英文摘要

《财经》杂志     

2018年9期 2018年04月30日出版  

ZTE: To Live Or To Die; Returning Home to Start Businesses;Can China Prevail in Car Battery Competition?;Rural Reform: The Launchpad of China’s Take-off;Keys to Survive the Crypto Bear Market

ZTE: To Live Or To Die

On April 16, the U.S. Commerce Department banned China’s smartphone maker ZTE from getting any US technology products for seven years, threatening the company’s survival. The case comes as the United States and China are gearing up for a potential trade war, with the high-tech sector among the concerns for both sides.

The sanctions have exposed ZTE’s lax compliance and reliance on foreign suppliers for key components, arousing concerns in China far beyond trade. Why was ZTE targeted? Why is the company so vulnerable to a ban. What will be the impact on China’s high-tech firms? Will U.S-China cross-border technology investment stop abruptly? Is indigenously developing chips worth it? How can we understand “independence” in the age of globalization?

 

Returning Home to Start Businesses

After a huge amount of migrant workers flock to cities to seek jobs, some of them have chosen to return to rural areas. Underlying the counter-trend movement are profound social reasons: urban public policies’ restrictions on migrant workers, the household hukou system, soaring housing prices, incomplete social security, limited education opportunities, growing opportunities in rural areas coming with urbanization, etc.

Caijing investigated those who return home to work or start a business and found that planting, farming and breeding, and construction-related industries, with relatively high risk and pollution, attract most returning entrepreneurs. Financing is the biggest obstacle for them and the central government’s incentive policies are also weak in implementation.

 

Can China Prevail in Car Battery Competition?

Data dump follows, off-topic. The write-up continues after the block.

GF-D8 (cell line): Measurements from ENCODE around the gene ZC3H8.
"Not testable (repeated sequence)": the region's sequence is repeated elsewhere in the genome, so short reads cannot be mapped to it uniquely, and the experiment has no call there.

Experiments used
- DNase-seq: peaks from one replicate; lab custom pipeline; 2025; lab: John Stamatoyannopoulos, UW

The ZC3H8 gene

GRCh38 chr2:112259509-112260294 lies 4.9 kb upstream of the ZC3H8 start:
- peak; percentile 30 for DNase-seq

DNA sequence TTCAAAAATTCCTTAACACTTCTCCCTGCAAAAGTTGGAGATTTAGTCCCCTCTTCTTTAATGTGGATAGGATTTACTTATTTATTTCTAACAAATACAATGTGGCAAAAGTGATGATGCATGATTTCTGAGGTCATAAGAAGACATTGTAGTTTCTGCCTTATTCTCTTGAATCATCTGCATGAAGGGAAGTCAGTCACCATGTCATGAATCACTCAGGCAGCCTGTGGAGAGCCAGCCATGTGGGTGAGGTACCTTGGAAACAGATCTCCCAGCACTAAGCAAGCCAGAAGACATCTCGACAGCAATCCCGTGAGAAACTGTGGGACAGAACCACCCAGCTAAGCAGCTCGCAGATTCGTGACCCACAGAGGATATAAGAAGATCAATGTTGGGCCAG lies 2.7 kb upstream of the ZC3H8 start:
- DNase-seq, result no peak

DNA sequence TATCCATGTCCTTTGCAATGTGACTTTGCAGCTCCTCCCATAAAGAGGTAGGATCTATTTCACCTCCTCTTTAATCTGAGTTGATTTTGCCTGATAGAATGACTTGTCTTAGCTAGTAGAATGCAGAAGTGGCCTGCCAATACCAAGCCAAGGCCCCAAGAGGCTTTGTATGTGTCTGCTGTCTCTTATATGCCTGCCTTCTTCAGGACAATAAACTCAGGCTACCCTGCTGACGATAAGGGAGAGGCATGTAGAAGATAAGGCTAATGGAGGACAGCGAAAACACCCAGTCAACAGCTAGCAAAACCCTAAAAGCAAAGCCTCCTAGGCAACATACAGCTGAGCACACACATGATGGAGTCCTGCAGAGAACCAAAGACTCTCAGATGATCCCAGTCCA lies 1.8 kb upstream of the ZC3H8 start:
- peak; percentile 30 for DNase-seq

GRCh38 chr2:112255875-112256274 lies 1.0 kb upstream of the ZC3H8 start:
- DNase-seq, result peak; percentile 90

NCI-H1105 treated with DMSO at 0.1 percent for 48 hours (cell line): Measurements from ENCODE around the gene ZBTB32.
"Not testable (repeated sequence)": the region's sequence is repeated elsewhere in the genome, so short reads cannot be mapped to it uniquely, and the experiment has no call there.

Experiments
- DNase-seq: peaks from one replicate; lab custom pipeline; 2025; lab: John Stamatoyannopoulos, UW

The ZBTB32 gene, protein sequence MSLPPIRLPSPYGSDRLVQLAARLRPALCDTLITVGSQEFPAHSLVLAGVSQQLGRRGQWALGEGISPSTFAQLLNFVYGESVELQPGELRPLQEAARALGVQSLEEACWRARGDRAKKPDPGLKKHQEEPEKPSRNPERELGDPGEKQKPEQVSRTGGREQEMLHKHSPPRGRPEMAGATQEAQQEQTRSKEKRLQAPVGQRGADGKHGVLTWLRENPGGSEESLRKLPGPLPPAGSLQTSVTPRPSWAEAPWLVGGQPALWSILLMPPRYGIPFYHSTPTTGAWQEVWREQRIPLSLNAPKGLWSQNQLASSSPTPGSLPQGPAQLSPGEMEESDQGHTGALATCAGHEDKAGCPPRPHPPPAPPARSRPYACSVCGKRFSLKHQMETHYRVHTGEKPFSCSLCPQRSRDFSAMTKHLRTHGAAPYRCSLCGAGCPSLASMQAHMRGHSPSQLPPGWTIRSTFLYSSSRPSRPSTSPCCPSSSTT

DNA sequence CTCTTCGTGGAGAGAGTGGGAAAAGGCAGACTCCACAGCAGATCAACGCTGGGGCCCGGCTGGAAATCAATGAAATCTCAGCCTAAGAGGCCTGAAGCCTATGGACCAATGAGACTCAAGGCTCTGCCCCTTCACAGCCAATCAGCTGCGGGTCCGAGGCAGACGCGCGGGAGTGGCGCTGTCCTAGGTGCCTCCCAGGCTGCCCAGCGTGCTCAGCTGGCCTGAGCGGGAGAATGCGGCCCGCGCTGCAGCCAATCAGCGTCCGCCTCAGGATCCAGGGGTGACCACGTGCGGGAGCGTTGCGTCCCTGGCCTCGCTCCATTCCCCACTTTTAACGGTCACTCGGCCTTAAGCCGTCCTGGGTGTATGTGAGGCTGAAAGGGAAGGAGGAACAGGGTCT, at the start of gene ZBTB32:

Car batteries are the main battleground for players who vie to take the lead in the new energy vehicle industry. Chinese enterprises, profiting from a growing market and supporting policies, grew rapidly after 2010 and surpassed Japanese and South Korean companies in sales in 2017. However, Japan’s top industry players are still technology leaders in terms of the battery’s energy density, security, cycling life and cost.

Under the competitive pressure and motivated by domestic subsidy policies, many Chinese players are investing more in the production of ternary lithium batteries with higher energy density. The research and development of next-generation batteries is the top priority for Chinese enterprises, who are expected to have a competitive edge if they can realize the industrialization of the solid-state battery in five years.

 

Rural Reform: The Launchpad of China’s Take-off

This year marks the 40th anniversary of China’s reform and opening-up. At the beginning of the reform, great efforts were put on the SOE reform, which was characterized by “market socialism” and resulted in the out-of-control aggregate demand, surging financial deficit and economic chaos.

However, some initiatives by farmers at the bottom rung of society, which gave rural labor greater incentive to work and raised productivity, unexpectedly made a breakthrough for China’s reform. Higher productivity in rural areas enabled surplus labors’ transfer to non-agricultural sectors in cities. The success of rural reform provided both experience and material base for the comprehensive reform. In this sense, rural reform was the true launchpad China’s four decades’ rapid growth.

 

Keys to Survive the Crypto Bear Market

Bitcoin has been in a deep bear market since the beginning of 2018 after a round of price spikes in the fourth quarter last year, with the trading price plunging under $7,000 in March, even lower than the estimated breakeven costs of massive mines and independent miners at $10,200 and $8,600 respectively.

However, whether it is profitable to mine bitcoin also depends on factors such as computing power and electricity cost, which varies widely around the world. Miners pool their resources together to generate blocks quicker. Eight out of the ten largest bitcoin mining pools in the world are Chinese, while massive mines are a way to reduce infrastructure costs. The bear market will shut down some players and those who survive might be stronger.

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